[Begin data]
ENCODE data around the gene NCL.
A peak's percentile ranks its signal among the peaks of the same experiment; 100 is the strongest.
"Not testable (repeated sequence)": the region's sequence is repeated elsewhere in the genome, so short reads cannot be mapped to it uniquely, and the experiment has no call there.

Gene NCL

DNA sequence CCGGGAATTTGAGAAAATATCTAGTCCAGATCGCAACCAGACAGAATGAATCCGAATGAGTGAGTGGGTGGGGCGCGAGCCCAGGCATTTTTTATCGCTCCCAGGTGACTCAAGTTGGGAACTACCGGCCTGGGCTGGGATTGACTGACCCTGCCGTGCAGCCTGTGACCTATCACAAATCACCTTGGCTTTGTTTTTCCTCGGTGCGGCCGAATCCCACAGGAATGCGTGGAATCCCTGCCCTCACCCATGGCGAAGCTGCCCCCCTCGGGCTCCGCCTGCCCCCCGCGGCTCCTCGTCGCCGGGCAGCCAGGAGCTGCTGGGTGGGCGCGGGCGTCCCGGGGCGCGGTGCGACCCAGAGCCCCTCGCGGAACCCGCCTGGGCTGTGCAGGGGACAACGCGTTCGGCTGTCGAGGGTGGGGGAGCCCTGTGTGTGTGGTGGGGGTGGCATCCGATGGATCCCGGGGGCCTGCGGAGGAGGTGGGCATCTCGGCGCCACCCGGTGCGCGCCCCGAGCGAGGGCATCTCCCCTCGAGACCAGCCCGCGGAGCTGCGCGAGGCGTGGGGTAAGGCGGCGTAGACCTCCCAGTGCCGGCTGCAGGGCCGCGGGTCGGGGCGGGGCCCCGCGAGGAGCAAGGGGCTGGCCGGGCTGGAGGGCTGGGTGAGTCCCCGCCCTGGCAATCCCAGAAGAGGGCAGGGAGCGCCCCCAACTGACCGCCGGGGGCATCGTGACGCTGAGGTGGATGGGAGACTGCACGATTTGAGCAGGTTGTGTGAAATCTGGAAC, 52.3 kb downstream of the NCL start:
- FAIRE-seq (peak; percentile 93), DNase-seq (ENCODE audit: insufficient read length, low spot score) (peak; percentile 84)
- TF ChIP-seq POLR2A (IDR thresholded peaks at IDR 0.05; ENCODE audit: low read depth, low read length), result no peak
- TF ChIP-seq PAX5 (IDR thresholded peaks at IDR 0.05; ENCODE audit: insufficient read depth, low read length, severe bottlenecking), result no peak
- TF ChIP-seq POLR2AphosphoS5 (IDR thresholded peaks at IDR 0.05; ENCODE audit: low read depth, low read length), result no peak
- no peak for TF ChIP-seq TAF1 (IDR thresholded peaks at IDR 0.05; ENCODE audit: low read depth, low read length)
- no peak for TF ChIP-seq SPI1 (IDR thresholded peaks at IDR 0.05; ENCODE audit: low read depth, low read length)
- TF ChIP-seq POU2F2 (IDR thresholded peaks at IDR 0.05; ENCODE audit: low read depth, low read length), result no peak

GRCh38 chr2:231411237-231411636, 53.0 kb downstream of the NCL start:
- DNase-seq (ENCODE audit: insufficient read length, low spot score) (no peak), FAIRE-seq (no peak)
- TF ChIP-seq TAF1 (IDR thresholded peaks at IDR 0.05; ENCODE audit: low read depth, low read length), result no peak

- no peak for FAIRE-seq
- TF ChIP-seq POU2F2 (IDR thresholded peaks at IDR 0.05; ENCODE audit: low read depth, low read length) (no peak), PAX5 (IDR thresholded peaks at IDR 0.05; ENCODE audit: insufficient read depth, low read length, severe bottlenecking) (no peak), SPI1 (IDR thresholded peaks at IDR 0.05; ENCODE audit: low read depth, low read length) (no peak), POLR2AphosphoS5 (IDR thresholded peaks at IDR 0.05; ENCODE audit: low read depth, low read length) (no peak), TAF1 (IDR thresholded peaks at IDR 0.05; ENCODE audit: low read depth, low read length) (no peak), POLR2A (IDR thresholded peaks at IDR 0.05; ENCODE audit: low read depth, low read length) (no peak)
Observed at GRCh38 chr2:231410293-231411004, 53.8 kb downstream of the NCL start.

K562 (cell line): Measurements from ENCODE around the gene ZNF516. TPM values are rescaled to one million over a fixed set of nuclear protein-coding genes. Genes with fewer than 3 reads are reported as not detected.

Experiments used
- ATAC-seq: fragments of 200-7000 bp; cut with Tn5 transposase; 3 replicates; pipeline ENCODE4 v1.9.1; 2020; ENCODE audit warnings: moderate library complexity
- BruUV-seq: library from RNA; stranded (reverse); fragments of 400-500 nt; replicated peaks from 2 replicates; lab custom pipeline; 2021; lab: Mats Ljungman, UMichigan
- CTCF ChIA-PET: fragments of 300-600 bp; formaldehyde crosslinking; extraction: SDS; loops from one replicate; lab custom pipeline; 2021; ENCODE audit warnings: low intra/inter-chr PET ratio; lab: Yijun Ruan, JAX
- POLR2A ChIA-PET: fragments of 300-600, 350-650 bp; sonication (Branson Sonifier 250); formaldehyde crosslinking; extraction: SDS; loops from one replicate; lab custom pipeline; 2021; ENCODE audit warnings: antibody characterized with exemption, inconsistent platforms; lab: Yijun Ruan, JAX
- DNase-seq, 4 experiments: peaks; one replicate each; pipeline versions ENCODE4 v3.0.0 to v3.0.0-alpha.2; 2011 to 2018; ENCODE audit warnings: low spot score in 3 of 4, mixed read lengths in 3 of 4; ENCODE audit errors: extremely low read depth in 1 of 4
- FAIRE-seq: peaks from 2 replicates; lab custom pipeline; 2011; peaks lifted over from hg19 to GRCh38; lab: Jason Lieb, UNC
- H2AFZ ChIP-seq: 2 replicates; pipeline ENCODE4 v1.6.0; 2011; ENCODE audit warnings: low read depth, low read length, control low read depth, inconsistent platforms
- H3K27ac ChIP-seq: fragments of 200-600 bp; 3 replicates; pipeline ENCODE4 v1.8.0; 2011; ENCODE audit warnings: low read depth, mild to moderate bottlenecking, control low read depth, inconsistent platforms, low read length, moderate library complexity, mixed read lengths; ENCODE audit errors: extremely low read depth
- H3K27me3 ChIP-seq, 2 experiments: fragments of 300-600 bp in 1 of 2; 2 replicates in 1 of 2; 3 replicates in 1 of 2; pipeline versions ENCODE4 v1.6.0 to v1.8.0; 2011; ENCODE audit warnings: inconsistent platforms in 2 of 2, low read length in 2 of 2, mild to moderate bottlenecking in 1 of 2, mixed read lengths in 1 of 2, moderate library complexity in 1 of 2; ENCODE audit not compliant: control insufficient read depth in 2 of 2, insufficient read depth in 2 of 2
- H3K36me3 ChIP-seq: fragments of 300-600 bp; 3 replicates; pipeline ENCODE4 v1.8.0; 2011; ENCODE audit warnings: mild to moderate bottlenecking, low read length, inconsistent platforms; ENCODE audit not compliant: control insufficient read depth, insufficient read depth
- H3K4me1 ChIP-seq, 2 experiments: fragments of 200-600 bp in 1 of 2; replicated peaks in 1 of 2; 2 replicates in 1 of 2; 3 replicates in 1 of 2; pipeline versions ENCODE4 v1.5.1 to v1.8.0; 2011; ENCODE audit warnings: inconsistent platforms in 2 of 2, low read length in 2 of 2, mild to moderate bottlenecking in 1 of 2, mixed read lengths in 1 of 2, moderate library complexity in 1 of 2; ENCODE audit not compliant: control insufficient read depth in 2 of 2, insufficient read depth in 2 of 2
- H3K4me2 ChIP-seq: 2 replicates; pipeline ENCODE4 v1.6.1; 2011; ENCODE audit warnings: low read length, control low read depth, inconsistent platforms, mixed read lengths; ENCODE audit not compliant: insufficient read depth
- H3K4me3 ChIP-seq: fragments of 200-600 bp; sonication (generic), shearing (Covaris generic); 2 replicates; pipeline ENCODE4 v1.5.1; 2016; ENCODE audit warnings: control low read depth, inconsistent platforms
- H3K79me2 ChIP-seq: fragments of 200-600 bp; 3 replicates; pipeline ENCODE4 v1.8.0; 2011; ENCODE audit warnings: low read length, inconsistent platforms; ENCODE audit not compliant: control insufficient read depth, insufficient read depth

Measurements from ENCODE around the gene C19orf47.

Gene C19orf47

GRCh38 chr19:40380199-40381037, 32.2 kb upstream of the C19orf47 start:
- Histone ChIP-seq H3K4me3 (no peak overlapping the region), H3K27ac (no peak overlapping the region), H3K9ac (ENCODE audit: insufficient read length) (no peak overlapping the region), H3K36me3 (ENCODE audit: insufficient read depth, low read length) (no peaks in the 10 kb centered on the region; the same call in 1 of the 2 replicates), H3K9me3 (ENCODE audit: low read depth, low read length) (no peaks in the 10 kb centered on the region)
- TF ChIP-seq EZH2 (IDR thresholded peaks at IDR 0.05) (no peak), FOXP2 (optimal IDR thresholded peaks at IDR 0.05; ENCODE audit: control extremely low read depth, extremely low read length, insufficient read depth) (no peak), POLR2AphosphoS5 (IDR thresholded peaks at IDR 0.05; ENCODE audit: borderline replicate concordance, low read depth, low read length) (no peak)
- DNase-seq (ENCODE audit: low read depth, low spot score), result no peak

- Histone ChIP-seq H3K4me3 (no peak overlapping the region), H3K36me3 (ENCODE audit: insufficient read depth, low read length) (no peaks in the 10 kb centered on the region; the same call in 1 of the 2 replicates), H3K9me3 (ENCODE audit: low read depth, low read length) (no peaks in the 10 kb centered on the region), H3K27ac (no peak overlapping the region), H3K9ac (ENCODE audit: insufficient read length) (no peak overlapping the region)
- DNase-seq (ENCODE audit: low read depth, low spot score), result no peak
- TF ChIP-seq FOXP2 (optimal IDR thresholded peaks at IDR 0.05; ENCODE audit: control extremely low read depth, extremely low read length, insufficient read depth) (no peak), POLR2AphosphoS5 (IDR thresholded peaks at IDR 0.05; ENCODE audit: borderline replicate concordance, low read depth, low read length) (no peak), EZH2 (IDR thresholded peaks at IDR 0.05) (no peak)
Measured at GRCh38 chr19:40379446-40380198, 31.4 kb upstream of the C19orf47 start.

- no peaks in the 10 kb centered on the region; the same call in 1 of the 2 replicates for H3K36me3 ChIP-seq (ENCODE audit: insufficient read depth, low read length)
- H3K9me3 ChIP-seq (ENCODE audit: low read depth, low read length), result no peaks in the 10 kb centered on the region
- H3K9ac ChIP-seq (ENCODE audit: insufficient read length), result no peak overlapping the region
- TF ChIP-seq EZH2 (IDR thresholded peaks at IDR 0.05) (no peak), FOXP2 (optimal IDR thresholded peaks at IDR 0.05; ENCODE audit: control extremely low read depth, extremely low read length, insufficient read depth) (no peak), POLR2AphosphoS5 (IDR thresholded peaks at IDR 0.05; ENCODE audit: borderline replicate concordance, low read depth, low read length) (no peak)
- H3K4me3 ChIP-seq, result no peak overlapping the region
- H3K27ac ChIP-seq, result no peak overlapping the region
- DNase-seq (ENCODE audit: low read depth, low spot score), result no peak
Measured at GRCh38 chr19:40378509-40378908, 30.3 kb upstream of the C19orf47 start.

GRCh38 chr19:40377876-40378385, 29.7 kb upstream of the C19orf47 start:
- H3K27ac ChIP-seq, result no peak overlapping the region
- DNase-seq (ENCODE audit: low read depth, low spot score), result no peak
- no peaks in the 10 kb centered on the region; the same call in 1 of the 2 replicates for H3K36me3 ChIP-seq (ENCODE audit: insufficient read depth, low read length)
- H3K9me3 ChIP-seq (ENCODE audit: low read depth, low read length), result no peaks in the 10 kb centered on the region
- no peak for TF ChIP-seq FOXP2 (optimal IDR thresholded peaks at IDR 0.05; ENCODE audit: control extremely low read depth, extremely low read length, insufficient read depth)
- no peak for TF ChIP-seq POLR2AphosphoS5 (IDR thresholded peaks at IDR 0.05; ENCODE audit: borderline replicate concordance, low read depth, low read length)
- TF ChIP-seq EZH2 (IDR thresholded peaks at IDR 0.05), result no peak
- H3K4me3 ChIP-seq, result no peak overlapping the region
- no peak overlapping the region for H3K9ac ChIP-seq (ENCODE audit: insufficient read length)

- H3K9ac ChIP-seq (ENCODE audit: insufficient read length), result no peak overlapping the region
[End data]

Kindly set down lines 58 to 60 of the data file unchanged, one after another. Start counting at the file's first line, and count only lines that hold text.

- no peak for TF ChIP-seq FOXP2 (optimal IDR thresholded peaks at IDR 0.05; ENCODE audit: control extremely low read depth, extremely low read length, insufficient read depth)
- no peak for TF ChIP-seq POLR2AphosphoS5 (IDR thresholded peaks at IDR 0.05; ENCODE audit: borderline replicate concordance, low read depth, low read length)
- TF ChIP-seq EZH2 (IDR thresholded peaks at IDR 0.05), result no peak